Cuture Box

It’s that time of the year again, when the lure of Ansa McAl cash prompts a rush of ‘talent’ to the soca stage. With a few exceptions, over the years, there has been an endless repetition of  “wave yuh rag”, wave yuh flag”, “jump and wine”, we could go on, but we’re in danger of also being repetitious and we know you’ve got the point.

It appears to us that there are some soca singers, who seem to feel that the lyrics are secondary and that it’s about a stage show where wining is a must. Not so. Soca is in fact a modern form of calypso with an up-tempo beat. It is still a calypso or should be in terms of the lyrics, while the accompanying music would be faster, more rhythmic. And yes it should make you want to gyrate but that should not be its main purpose.

The late Ras Shorty I, a Trinidadian was credited with discovering soca. It was said that he fused Indian rhythms — using Indian musical instruments, such as the dholak and tabla — with traditional calypso music to create soca, which means the “soul of calypso”. He reportedly had become very upset and disenchanted when some years later, other musicians who took up soca bastardised it with the overuse of innuendo about the female form. He complained that they were writing and performing songs that while popular were not being used to uplift had no real social purpose.

It must have been from musicians such as these that most Guyanese soca artistes take their cue. But then soca fans too seem to prefer the meaningless lyrics. Some of the more popular soca songs – and not just local ones – over the years have really been about nothing. Lord Kitchener’s 1978  “Sugar Bum Bum”, now deemed a classic; Arrow’s 1983 hit “Hot, Hot, Hot”, which even made it into the 2002 British film Bend it Like Beckham; Byron Lee and the Dragonaires 1985 hit “Tiny Winey” and Machel Montano’s big 1998 tune “Toro Toro” featuring Shaggy are some which fall into this category.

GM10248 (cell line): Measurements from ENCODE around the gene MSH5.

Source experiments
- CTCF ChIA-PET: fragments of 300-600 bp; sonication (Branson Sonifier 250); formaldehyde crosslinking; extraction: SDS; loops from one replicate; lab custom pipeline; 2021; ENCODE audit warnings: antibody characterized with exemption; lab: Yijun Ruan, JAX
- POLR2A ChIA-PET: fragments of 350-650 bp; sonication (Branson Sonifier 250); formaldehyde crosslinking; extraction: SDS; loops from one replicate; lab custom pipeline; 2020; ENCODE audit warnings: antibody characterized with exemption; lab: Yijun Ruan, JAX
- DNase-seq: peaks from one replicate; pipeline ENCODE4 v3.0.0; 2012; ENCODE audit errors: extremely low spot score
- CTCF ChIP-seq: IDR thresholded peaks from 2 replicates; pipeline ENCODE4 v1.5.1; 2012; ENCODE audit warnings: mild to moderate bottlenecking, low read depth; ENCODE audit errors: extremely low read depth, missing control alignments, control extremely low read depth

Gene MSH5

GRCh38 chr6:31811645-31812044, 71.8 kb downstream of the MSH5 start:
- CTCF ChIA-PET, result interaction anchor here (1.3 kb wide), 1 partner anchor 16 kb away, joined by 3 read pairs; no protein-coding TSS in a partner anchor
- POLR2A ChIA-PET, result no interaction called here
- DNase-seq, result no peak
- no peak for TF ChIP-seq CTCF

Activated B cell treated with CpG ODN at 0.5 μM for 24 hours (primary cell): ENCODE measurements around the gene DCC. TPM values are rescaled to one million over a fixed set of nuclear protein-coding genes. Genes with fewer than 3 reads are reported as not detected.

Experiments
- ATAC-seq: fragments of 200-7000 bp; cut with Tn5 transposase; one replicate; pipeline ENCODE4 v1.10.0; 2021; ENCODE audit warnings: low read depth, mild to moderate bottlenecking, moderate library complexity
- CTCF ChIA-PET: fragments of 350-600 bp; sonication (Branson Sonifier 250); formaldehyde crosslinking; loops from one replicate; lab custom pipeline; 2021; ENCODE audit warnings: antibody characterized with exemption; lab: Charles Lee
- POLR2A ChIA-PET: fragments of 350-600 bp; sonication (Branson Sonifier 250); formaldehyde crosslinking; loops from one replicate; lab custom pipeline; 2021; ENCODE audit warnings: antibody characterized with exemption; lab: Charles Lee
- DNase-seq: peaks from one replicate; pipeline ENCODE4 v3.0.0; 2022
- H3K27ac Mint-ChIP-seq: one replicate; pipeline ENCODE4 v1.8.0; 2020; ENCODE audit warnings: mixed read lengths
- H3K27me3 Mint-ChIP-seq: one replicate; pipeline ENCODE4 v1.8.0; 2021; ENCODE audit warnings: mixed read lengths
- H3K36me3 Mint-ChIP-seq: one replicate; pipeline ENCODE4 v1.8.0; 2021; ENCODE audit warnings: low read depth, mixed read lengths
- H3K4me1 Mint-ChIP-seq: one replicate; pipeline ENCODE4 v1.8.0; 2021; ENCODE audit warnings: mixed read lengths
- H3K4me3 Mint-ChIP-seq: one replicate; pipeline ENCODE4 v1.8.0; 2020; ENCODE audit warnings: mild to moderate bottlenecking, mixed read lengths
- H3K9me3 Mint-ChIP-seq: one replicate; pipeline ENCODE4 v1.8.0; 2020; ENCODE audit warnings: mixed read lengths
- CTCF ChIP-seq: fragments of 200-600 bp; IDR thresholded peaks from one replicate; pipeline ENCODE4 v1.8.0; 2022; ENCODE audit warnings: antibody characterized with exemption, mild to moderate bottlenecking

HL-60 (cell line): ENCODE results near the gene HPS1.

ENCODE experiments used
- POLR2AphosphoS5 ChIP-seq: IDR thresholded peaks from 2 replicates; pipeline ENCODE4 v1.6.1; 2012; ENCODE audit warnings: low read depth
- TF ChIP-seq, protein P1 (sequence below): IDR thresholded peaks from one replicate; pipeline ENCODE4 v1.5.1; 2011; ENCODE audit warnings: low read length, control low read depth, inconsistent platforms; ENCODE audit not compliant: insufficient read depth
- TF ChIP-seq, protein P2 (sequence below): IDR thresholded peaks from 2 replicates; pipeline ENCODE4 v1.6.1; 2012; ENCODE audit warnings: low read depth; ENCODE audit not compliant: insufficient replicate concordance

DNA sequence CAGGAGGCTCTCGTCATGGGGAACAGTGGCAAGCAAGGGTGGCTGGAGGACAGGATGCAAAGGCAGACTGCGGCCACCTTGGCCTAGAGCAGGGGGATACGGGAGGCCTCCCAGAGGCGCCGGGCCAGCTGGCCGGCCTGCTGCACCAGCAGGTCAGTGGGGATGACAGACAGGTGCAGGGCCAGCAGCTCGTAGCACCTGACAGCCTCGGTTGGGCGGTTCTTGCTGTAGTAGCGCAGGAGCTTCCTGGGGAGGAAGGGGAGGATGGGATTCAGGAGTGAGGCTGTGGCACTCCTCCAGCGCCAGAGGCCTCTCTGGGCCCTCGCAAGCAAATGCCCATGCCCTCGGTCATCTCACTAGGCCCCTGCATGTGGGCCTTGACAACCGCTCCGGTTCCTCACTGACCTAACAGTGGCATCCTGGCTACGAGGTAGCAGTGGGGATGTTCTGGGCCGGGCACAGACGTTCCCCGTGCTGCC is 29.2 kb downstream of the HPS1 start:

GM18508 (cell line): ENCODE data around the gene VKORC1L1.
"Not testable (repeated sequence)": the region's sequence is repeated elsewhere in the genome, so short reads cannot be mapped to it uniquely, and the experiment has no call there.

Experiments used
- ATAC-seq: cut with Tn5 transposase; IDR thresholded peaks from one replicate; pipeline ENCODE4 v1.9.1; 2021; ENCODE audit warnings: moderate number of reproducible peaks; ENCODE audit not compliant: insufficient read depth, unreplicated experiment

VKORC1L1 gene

However, that is not to say that there should not be moves to uplift the genre to return it to its original purpose. We must say that we believe some local acts are trying to do this and can point to Adrian Dutchin’s “No Place Like Home” as one such attempt.

What we would like to see though is more local soca artistes being soca artistes before Ansa McAl announces that the competition is on. We know that there is no copyright legislation and that they probably will not be amply compensated, but whoever truly loves the art form will not be satisfied with grudgingly putting out a single song a year and hoping to win the big money.

We can’t help, therefore, but to applaud Burchmore Simon, Kross Kolor Records and his flock of artistes for keeping at it and showing the tenacity in face of all the challenges.

We must also express admiration for local calypsonians who persevere in keeping the genre alive, even if it sometimes limps along because it does not get the financial and other support that soca, for instance, receives. Keep on keeping on is what we say to them, your day will come, sooner rather than later, we hope. (


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